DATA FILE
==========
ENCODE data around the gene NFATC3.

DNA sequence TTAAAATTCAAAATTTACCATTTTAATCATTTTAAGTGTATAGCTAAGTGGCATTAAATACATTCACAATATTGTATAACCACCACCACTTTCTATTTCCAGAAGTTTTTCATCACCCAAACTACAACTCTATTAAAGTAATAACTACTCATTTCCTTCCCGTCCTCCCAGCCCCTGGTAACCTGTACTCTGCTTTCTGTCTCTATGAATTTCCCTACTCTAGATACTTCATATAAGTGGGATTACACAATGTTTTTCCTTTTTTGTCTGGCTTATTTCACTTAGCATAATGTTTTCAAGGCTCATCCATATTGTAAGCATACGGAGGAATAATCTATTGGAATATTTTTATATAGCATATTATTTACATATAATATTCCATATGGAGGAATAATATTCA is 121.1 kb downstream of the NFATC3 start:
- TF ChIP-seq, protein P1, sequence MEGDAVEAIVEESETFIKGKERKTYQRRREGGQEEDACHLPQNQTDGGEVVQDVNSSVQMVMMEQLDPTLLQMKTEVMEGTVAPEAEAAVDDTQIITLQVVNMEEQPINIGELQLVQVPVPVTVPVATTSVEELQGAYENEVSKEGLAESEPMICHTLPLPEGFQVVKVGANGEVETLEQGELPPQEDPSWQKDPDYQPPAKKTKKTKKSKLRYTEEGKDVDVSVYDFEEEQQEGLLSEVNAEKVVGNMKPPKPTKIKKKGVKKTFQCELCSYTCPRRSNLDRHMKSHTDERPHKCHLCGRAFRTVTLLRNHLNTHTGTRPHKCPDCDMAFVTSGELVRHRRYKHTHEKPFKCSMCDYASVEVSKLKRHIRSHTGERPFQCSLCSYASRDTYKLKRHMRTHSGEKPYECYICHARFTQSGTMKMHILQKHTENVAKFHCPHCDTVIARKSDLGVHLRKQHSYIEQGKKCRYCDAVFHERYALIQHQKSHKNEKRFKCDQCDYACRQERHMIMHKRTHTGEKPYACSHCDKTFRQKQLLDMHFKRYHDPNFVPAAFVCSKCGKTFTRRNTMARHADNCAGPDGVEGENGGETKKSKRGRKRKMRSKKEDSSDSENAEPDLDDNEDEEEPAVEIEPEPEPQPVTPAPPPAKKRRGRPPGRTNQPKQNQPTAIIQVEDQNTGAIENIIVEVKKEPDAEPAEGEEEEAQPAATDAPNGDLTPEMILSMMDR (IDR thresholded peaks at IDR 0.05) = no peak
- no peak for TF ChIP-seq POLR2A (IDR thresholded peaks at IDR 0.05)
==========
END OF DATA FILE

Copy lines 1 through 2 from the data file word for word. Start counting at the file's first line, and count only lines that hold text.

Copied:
ENCODE data around the gene NFATC3.

DNA sequence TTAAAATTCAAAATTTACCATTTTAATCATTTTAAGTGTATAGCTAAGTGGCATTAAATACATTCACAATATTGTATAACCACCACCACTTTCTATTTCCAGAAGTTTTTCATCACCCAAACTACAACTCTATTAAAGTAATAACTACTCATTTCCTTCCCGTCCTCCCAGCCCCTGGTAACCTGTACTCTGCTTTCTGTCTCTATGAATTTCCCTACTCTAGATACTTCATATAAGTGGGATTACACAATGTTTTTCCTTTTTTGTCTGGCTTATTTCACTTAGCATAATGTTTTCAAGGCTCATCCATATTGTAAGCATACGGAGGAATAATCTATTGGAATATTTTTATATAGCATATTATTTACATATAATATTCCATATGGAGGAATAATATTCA is 121.1 kb downstream of the NFATC3 start: